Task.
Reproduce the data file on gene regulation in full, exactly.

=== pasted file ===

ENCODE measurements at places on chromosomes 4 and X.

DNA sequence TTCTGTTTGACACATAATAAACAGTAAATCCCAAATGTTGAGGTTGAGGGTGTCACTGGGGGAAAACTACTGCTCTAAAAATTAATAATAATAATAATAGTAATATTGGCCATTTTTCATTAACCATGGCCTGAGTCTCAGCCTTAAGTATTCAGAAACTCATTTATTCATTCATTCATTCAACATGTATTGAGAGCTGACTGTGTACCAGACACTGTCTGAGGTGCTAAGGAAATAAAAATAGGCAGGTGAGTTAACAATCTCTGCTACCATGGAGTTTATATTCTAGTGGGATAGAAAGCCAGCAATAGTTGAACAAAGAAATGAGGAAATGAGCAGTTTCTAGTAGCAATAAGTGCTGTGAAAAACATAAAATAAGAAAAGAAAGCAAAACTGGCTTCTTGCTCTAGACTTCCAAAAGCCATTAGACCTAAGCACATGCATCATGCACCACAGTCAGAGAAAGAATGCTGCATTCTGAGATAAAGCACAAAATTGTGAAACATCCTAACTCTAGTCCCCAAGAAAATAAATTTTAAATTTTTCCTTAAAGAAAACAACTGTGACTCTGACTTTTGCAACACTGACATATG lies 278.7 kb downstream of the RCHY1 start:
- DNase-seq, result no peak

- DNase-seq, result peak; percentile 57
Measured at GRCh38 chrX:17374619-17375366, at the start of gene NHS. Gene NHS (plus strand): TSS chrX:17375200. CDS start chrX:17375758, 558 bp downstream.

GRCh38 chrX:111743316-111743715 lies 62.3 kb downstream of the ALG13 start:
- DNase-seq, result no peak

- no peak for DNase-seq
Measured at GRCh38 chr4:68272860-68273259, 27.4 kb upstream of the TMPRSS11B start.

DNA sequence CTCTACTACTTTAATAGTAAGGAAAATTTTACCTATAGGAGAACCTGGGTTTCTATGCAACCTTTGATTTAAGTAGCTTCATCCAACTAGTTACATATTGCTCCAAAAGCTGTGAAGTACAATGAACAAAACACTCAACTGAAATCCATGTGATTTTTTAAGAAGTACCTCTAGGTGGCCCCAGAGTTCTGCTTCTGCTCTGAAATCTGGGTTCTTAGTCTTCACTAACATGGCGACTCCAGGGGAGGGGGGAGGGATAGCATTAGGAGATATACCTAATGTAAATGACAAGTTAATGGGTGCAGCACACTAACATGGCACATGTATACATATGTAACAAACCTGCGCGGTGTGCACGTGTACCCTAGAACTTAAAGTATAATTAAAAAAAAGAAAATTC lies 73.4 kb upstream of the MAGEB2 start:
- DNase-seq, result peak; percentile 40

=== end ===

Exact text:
ENCODE measurements at places on chromosomes 4 and X.

DNA sequence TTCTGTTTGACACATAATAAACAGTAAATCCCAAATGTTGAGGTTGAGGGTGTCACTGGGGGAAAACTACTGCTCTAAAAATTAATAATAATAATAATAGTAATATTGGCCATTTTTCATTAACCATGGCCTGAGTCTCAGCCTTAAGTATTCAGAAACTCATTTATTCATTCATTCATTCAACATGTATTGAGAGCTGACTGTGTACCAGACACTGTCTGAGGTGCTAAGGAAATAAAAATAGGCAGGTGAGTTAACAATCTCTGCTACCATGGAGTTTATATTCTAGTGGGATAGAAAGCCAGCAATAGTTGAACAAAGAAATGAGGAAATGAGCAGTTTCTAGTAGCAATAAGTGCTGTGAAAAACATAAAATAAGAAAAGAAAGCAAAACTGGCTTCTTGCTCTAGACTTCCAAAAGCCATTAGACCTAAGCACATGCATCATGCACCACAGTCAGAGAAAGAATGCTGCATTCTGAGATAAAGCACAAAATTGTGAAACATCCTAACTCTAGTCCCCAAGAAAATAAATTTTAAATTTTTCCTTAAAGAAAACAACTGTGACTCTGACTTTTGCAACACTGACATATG lies 278.7 kb downstream of the RCHY1 start:
- DNase-seq, result no peak

- DNase-seq, result peak; percentile 57
Measured at GRCh38 chrX:17374619-17375366, at the start of gene NHS. Gene NHS (plus strand): TSS chrX:17375200. CDS start chrX:17375758, 558 bp downstream.

GRCh38 chrX:111743316-111743715 lies 62.3 kb downstream of the ALG13 start:
- DNase-seq, result no peak

- no peak for DNase-seq
Measured at GRCh38 chr4:68272860-68273259, 27.4 kb upstream of the TMPRSS11B start.

DNA sequence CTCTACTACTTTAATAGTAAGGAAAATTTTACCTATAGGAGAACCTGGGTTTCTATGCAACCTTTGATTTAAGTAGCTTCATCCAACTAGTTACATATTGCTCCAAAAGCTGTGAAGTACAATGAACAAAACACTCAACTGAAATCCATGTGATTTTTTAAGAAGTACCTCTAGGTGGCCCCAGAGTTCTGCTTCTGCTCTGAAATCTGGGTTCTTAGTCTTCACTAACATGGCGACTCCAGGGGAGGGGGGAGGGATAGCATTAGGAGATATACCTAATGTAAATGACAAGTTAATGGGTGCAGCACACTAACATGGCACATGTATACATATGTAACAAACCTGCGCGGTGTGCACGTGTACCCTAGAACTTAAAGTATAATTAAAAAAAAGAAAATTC lies 73.4 kb upstream of the MAGEB2 start:
- DNase-seq, result peak; percentile 40